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Category Archives: Technical

Job Searching for Dev Bootcamp Graduates

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The following is a guest post from SendGrid engineer Jeffrey Matthias. As a graduate of Dev Bootcamp, I am often asked for advice as fellow graduates begin their first job search. Admittedly, it can be a daunting task, perhaps harder than the bootcamp itself. Your New Job: Find a Job You want to get a job working full time as a developer? Landing that job is your new job. I don’t care what the situation is, plan to spend at least 40 hours a week on finding work and keeping your skills up. Don’t go too crazy beyond that, as

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Animated GIFs Inside Your Inbox

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Want to bring a smile to your face? Try sending yourself an animated GIF. Once a sign of Web 1.0, these graphics are now such a form of expression that there’s a startup just to search them. In this post, I’ll show you how to use an API to find GIFs and the SendGrid Inbound Parse Webhook to request specific search terms. The end result, of course, are animated GIFs inside your inbox.   The demo application uses Giphy to search for animated GIFs. Before I show the technology behind the application, try it out using either the email or

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An Update On Yahoo’s DMARC Policy

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A recent change in Yahoo’s DMARC validation policy may be preventing your messages from being delivered. Recently, Yahoo made a significant change in their Domain-based Message Authentication, Reporting, and Conformance (DMARC) policy. DMARC is a system for implementing Domain Keys Identified Mail (DKIM) and Sender Policy Framework (SPF) validation and authentication. With a DMARC policy in place, if an email address does not match the domain server/service it originated from, it is bounced or blocked. This is a great security measure for preventing emails from companies spoofing mail domains from reaching the inbox. Yahoo has introduced a DMARC record that

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The Magic of Email Headers

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Email amazes me. It’s an open, decentralized, and evolving means of communication that allows you to message someone on the other end of the world–-and it’s been around for fourty years. One of the amazing things about email is the depth of the specification. Email has many intricate and little-known parts, many of which are hidden in message headers. Message headers are essential to any email communication–they describe the message, who sent it, and who it’s going to. To, From, Date, and Subject, are all headers most people are familiar with, then there’s the commonly discussed DKIM and SPF, however

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SMTP Service Crash Course

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When you start working with email every day, you take a lot of the basics for granted. Today, we’re re-visiting what an SMTP service is with a quick Q&A with Nigel Dunetts, a member of SendGrid’s amazing Email Support team. 1. What is an SMTP service? On the most basic level, an SMTP service functions as a method to send emails from one server (or mail client) to another across the Internet. For a more in-depth guide to email and SMTP, I usually point people to the following resources: SMTP Server Relay Basics via SendGrid’s blog How Email Works via HowStuffWorks.com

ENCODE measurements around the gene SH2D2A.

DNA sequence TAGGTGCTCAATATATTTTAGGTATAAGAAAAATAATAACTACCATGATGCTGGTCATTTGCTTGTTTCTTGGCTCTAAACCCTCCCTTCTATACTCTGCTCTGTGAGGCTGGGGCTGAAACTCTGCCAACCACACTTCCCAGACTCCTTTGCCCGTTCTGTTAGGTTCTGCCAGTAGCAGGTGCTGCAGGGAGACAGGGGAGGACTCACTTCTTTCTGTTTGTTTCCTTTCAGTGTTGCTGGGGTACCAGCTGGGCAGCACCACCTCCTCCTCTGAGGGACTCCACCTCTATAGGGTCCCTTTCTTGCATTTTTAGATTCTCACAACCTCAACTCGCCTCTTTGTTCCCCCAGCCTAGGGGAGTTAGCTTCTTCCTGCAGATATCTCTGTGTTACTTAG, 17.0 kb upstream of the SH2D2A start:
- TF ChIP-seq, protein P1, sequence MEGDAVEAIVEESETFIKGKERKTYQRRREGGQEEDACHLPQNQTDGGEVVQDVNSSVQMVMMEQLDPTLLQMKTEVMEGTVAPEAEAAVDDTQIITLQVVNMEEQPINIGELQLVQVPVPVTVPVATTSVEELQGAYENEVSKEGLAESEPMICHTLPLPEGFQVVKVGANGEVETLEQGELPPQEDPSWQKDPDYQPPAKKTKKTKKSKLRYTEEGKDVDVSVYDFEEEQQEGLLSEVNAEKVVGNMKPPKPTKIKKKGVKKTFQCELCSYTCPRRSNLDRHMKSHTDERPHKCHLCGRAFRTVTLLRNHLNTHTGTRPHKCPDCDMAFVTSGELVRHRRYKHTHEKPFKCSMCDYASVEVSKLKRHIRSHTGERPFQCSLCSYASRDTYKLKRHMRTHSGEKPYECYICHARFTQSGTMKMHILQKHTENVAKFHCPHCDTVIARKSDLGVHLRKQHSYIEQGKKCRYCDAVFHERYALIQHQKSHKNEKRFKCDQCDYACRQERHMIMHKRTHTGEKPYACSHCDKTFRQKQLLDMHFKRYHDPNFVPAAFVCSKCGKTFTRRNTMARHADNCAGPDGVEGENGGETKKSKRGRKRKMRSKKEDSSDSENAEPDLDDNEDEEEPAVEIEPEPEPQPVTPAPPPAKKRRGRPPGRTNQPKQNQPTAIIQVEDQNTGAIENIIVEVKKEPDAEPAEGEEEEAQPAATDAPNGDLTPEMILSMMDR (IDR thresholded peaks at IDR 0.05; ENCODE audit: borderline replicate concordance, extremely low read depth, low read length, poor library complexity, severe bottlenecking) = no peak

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Send Email with Titanium and SendGrid

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Did you know you can build native apps using web technologies? Titanium Appcelerator does exactly that. And its super easy to get up and running. To keep with the easy theme, I decided I’d develop a library for Titanium developers to simply send email using none other than our favorite email service, SendGrid! Installation Since Titanium uses CommonJS-compliant modules, all you have to do is drop tisendgrid.js in your lib folder. That’s it! Example Due to the CommonJS compliance, you are able to require a module like Node.js and such. It’s as simple as that! The library has several examples and documentation in its GitHub repository. SMTPAPI-Example Lets

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Open Source: Pull Request Driven Development

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Pull Requests are my favorite feature of GitHub. They are the way I prefer to do development. Avoid Communication Breakdown There is necessarily a lot of discussion that happens when writing code. On a team of one, this discussion happens in your brain. On a local team of two or three, it happens IRL. These approaches work ok, but they break down when the team is remote or four-plus people. So, how do you avoid this breakdown in communication? Often, teams turn to an external tool like Basecamp. I recommend against that. Those conversations live too far away from where

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